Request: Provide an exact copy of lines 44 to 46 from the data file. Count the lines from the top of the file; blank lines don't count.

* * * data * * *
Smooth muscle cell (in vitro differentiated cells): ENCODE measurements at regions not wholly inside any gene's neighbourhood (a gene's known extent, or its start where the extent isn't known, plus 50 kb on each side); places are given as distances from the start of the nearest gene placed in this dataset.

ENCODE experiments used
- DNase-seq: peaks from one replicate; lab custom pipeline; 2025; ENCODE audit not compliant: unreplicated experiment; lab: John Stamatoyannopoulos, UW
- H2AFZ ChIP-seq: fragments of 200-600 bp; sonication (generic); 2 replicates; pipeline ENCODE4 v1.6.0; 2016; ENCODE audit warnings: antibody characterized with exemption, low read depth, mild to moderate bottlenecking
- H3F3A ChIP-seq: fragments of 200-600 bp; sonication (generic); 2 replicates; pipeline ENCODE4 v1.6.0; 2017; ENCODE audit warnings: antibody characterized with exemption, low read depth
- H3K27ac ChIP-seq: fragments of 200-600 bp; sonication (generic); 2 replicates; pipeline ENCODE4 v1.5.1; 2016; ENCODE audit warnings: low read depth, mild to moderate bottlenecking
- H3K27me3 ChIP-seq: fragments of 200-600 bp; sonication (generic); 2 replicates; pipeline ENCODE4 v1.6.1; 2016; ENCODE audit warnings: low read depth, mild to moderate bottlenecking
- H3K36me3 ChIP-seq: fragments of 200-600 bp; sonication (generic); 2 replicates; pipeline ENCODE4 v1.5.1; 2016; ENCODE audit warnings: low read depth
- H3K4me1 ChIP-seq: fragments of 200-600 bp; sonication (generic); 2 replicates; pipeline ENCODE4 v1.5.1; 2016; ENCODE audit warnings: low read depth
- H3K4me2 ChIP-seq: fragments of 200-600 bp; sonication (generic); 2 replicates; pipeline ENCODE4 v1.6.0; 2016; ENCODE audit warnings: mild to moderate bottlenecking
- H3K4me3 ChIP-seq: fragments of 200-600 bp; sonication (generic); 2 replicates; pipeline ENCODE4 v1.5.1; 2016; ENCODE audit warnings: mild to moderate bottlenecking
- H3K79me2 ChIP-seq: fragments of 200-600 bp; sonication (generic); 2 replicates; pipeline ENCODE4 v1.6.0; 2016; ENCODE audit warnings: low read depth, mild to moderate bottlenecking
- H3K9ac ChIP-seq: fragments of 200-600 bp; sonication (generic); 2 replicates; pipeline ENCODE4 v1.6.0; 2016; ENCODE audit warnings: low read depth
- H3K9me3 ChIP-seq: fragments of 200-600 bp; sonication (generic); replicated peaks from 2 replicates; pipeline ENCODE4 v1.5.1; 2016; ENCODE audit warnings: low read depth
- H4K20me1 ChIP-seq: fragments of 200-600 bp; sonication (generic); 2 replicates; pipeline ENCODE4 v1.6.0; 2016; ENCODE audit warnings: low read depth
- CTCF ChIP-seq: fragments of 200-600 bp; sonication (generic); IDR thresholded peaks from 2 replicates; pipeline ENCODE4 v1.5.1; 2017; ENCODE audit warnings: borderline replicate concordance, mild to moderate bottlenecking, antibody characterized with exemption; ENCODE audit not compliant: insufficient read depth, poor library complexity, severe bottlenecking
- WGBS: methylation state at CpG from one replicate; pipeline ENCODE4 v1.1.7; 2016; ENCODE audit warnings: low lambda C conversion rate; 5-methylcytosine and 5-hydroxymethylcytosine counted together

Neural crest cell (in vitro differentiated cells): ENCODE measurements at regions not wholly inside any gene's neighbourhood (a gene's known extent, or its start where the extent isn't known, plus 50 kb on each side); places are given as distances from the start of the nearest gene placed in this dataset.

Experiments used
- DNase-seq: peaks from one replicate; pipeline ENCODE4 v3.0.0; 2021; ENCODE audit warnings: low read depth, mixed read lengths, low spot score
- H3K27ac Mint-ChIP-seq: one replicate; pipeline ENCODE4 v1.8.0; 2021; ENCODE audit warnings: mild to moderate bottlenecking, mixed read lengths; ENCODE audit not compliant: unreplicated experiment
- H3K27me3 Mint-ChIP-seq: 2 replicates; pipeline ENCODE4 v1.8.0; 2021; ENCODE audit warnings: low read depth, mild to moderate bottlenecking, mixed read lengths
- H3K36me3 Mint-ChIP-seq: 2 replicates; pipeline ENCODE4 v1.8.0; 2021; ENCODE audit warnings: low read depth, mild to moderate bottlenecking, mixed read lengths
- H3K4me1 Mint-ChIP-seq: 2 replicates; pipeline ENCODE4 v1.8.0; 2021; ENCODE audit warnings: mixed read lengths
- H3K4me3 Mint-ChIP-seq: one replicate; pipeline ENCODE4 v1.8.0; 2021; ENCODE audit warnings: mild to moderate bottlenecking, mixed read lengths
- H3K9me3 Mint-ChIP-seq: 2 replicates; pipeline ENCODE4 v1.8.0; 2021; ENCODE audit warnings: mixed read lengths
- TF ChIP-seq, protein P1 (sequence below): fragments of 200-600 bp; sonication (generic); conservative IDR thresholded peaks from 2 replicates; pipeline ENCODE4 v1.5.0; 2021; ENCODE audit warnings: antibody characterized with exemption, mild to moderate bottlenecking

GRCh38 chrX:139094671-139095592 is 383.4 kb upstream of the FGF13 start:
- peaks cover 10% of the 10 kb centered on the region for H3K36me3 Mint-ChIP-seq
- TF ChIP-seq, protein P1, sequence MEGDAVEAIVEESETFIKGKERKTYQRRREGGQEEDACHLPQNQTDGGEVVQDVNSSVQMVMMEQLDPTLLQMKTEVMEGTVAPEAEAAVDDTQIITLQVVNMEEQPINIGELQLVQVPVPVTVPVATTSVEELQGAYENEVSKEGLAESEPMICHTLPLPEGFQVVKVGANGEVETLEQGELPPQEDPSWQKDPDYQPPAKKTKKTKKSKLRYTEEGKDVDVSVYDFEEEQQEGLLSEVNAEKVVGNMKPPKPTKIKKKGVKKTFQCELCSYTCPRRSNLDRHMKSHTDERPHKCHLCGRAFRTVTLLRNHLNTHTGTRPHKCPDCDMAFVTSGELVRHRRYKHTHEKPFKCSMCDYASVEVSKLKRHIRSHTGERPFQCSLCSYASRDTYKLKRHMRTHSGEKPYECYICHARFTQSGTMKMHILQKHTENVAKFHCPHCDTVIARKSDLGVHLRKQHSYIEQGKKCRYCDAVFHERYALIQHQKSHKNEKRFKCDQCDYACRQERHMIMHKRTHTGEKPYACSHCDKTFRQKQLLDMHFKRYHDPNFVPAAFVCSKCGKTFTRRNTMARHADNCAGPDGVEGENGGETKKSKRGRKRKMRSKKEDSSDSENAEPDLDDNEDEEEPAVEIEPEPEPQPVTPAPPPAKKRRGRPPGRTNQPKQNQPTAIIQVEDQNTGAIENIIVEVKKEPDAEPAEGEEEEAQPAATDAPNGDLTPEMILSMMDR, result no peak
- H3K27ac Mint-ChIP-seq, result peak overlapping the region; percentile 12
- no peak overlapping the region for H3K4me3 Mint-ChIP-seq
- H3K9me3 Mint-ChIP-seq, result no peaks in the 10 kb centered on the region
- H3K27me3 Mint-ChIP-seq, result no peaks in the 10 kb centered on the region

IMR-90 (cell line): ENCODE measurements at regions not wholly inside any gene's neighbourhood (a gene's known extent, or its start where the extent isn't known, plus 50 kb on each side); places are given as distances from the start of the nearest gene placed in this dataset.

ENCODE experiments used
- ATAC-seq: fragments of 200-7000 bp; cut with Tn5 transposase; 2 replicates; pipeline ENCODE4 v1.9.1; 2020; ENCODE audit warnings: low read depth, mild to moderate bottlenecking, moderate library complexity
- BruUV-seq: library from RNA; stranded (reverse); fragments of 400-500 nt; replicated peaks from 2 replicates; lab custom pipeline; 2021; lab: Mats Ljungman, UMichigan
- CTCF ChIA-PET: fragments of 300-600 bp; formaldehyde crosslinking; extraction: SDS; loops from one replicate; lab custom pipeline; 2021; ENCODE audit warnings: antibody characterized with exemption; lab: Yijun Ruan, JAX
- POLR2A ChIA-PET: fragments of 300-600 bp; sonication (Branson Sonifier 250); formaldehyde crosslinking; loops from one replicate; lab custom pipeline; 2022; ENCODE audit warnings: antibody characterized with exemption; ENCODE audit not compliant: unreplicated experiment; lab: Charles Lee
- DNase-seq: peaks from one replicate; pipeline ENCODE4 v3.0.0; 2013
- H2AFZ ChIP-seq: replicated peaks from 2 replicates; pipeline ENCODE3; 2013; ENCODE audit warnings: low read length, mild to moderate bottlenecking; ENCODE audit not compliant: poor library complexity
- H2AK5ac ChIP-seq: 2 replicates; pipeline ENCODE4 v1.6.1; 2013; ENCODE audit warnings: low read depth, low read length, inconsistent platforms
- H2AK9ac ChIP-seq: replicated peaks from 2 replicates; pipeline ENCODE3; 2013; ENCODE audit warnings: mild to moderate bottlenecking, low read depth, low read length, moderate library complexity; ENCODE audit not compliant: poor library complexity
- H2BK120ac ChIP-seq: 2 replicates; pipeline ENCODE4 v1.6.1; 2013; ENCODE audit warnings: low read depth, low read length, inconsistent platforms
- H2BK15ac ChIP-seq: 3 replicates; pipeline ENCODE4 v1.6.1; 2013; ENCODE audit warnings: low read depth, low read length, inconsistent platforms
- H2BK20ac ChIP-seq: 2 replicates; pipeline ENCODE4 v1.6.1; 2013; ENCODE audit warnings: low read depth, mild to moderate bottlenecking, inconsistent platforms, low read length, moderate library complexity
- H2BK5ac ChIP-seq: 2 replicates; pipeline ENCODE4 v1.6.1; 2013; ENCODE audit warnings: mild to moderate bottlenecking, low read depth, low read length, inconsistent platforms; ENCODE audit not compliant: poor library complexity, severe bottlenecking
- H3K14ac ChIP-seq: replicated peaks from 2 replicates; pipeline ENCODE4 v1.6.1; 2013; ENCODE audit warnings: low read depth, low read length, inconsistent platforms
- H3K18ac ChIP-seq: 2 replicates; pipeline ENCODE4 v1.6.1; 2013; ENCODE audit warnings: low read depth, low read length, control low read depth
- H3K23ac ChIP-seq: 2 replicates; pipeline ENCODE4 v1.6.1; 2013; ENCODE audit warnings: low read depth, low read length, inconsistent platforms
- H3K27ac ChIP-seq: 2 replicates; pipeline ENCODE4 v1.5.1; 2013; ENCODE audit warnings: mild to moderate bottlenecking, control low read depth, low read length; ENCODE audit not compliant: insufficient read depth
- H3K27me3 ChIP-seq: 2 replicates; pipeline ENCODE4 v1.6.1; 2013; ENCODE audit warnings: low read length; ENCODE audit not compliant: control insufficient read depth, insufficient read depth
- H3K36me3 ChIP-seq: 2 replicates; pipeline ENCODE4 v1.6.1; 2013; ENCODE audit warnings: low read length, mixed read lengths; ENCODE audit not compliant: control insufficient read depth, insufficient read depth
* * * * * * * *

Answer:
- H2AK9ac ChIP-seq: replicated peaks from 2 replicates; pipeline ENCODE3; 2013; ENCODE audit warnings: mild to moderate bottlenecking, low read depth, low read length, moderate library complexity; ENCODE audit not compliant: poor library complexity
- H2BK120ac ChIP-seq: 2 replicates; pipeline ENCODE4 v1.6.1; 2013; ENCODE audit warnings: low read depth, low read length, inconsistent platforms
- H2BK15ac ChIP-seq: 3 replicates; pipeline ENCODE4 v1.6.1; 2013; ENCODE audit warnings: low read depth, low read length, inconsistent platforms